Grant Bishop, Economist
This report is provided by TD Economics for customers of TD Bank Financial Group. It is for information purposes only and may not be appropriate for other purposes. The report does not provide material information about the business and affairs of TD Bank Financial Group and the members of TD Economics are not spokespersons for TD Bank Financial Group with respect to its business and affairs. The information contained in this report has been drawn from sources believed to be reliable, but is not guaranteed to be accurate or complete. The report contains economic analysis and views, including about future economic and fi nancial markets performance. These are based on certain assumptions and other factors, and are subject to inherent risks and uncertainties. The actual outcome may be materially different. The Toronto-Dominion Bank and its affi liates and related entities that comprise TD Bank Financial Group are not liable for any errors or omissions in the information, analysis or views contained in this report, or for any loss or damage suffered.
This note is a guest contribution by Peter Boockvar, Equity Strategist, Miller Tabak, via The Big Picture.
Following yesterday’s 6.1% annualized Q1 GDP gain (vs expectations of 5.9%), the Bank of Canada raised rates by 25 bps to .50% as expected. While some may say that how can a major G7 country raise rates with all the global economic uncertainty, Canada’s strong banking and commodity focused economy is on much stronger footing and the BoC specifically said that even with the hike, “this decision still leaves considerable monetary stimulus in place.” With respect to future moves, the BoC said “given the considerable uncertainty surrounding the outlook, any further reduction of monetary stimulus would have to be weighed carefully against domestic and global economic developments.” In response to this uncertainty over when they may hike again, the Loonie sold off 1.5 (cents) vs the US$.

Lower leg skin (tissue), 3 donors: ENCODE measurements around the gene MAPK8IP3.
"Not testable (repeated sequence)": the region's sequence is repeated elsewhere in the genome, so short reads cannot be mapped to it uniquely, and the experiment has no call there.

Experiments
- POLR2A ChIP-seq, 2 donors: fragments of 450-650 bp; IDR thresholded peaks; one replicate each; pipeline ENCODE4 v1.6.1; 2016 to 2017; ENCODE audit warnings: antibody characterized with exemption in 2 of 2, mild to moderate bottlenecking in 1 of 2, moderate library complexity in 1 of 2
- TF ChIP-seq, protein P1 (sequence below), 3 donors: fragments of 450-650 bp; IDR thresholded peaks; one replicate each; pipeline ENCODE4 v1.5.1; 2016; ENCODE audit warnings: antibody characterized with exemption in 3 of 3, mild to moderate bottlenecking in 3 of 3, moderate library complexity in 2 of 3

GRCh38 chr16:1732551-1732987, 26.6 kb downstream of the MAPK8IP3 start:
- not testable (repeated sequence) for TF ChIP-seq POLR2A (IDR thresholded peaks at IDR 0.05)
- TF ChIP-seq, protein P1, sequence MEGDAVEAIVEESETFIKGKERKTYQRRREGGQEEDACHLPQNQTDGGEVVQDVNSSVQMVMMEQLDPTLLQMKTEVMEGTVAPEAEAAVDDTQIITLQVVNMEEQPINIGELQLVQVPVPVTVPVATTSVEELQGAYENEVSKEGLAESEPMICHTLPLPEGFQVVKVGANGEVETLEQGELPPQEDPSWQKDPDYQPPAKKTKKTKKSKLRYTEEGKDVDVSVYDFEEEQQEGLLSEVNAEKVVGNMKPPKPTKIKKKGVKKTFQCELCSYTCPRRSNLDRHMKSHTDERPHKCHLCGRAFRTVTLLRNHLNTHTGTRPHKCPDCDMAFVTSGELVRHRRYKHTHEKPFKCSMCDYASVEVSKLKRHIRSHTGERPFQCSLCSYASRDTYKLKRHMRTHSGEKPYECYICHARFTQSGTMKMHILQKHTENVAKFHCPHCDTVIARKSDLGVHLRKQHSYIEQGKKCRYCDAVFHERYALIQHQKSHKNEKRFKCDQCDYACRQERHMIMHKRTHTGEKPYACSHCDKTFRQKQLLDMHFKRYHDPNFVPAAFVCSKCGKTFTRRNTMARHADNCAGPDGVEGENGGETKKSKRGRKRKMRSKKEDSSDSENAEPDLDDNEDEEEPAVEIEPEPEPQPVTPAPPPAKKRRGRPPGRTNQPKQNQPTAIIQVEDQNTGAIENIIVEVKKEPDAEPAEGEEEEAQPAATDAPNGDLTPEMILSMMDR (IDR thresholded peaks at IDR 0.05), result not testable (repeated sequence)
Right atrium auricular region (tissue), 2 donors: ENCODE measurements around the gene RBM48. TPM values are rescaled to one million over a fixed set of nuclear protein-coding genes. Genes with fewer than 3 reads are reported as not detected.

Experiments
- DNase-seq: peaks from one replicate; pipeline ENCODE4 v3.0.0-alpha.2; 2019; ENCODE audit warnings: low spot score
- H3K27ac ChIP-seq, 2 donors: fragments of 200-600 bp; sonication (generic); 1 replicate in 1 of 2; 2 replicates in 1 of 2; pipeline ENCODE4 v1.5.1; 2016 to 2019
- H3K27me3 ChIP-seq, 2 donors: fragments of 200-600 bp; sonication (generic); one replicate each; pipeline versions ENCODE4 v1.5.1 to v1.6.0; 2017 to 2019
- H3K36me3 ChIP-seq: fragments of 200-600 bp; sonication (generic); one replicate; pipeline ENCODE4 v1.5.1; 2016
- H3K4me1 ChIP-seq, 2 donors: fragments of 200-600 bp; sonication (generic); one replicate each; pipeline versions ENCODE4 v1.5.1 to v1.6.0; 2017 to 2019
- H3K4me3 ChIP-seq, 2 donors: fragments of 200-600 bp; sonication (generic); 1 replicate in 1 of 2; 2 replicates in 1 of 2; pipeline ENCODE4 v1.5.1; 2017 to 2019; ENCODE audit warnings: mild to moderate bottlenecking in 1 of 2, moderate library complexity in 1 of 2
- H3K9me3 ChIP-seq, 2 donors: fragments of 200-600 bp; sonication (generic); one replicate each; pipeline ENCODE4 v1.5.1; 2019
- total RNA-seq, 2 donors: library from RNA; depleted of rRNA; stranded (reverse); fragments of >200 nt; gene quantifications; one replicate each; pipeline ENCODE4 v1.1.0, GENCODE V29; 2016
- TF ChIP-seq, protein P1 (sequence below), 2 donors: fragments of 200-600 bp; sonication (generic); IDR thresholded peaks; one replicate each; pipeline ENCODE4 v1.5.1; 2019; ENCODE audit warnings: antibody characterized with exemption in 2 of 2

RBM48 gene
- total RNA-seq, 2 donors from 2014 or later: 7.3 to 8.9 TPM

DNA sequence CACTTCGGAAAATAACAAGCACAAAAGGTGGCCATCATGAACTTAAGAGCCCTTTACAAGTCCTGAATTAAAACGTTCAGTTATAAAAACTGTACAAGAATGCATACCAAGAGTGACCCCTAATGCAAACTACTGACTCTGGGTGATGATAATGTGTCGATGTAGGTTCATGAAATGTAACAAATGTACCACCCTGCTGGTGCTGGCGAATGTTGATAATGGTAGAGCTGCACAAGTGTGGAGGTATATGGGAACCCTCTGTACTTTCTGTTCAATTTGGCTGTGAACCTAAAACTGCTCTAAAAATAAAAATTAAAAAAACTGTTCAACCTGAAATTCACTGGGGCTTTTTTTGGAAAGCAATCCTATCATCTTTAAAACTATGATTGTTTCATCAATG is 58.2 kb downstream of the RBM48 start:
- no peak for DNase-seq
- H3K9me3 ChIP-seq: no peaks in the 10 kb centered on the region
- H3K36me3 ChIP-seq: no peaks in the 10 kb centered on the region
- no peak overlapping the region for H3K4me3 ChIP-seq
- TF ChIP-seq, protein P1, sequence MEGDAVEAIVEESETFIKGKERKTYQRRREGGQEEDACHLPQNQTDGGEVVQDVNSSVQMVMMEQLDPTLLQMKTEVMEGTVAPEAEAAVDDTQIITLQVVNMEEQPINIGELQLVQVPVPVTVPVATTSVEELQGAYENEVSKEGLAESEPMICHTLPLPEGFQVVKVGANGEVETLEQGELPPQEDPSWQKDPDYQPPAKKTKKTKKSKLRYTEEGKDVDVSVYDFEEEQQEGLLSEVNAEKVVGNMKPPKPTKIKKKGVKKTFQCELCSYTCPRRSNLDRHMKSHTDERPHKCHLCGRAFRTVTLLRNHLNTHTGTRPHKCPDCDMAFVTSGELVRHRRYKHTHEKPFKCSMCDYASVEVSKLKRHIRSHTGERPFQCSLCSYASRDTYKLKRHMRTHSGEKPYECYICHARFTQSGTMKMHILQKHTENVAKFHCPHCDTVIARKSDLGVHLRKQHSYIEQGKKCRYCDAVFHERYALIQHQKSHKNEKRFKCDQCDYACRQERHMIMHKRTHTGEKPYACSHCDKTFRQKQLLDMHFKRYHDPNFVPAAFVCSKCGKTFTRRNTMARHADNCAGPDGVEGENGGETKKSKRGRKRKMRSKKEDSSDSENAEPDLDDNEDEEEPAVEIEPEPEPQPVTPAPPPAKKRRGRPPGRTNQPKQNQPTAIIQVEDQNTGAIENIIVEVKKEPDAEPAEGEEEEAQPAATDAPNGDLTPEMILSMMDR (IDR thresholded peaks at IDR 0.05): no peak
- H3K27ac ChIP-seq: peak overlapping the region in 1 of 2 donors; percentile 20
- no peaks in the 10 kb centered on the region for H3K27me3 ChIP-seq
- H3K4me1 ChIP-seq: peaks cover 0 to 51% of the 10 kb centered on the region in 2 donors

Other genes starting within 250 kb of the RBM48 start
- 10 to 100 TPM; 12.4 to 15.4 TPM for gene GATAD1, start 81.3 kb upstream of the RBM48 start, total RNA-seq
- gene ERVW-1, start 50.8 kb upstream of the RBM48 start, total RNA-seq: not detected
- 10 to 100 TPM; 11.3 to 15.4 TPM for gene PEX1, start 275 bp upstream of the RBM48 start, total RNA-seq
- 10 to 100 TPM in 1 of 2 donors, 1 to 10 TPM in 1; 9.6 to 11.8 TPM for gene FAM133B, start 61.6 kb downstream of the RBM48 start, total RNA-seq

Source: The Big Picture
Peter Boockvar – Equity Strategist
Peter Boockvar is currently the Equity Strategist at Miller Tabak + Co., LLC., in addition to his role as a salestrader on the equity desk. He is often seen on Bloomberg TV, Fox Business, CNBC, and CNBC Asia and is frequently quoted on Reuters, Dow Jones Newswires, Financial Times, Wall Street Journal, and The Associated Press. He joined Miller Tabak + Co., LLC in 1994 after working in the corporate bond research department at Donaldson, Lufkin and Jenrette. He is on the Board of Directors of Ameritrans Capital Corporation, a publicly traded Business Development Company. He is also president of OCLI, LLC and OCLI2, LLC, farmland real estate investment funds. Mr. Boockvar graduated Magna Cum Laude with a B.B.A. in Finance from George Washington University.